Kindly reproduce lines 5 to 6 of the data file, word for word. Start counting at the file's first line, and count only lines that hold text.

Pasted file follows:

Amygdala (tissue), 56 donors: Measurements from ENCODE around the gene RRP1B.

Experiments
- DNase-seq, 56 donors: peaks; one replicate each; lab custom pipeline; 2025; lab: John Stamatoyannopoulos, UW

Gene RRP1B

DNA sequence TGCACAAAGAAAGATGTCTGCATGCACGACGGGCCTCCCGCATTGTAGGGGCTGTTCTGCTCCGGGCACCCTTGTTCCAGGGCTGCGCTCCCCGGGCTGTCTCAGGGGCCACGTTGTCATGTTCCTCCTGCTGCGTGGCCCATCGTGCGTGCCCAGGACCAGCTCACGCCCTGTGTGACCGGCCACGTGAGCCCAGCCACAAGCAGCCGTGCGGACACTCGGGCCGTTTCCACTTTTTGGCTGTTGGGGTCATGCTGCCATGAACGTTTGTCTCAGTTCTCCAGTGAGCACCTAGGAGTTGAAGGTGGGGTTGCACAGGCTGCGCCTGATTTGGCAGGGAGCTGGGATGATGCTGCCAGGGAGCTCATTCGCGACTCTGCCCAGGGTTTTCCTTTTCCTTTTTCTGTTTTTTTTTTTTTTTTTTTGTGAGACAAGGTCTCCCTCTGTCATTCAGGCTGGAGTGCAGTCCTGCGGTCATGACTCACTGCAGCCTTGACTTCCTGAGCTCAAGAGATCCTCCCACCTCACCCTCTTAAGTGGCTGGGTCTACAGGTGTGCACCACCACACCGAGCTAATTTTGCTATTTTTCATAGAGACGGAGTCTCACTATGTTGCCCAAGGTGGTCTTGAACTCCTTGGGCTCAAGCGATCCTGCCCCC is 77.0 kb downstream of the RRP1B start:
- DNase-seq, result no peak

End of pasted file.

DNA sequence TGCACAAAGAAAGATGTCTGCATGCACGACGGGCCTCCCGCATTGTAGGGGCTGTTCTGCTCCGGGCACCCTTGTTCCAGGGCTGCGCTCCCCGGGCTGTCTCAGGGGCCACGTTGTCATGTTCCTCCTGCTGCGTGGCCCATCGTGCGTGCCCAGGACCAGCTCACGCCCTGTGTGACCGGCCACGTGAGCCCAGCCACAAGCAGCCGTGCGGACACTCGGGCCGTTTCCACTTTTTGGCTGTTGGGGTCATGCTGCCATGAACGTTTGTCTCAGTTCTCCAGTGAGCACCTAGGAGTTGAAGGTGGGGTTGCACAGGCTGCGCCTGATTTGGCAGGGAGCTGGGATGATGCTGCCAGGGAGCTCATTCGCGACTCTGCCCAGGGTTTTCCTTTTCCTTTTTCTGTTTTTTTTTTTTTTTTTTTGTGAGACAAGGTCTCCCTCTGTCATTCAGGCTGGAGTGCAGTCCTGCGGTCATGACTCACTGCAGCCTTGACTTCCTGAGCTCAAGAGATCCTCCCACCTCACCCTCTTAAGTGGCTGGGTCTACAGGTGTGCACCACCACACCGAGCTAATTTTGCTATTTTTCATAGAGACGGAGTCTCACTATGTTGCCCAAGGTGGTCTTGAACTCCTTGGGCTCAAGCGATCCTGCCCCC is 77.0 kb downstream of the RRP1B start:
- DNase-seq, result no peak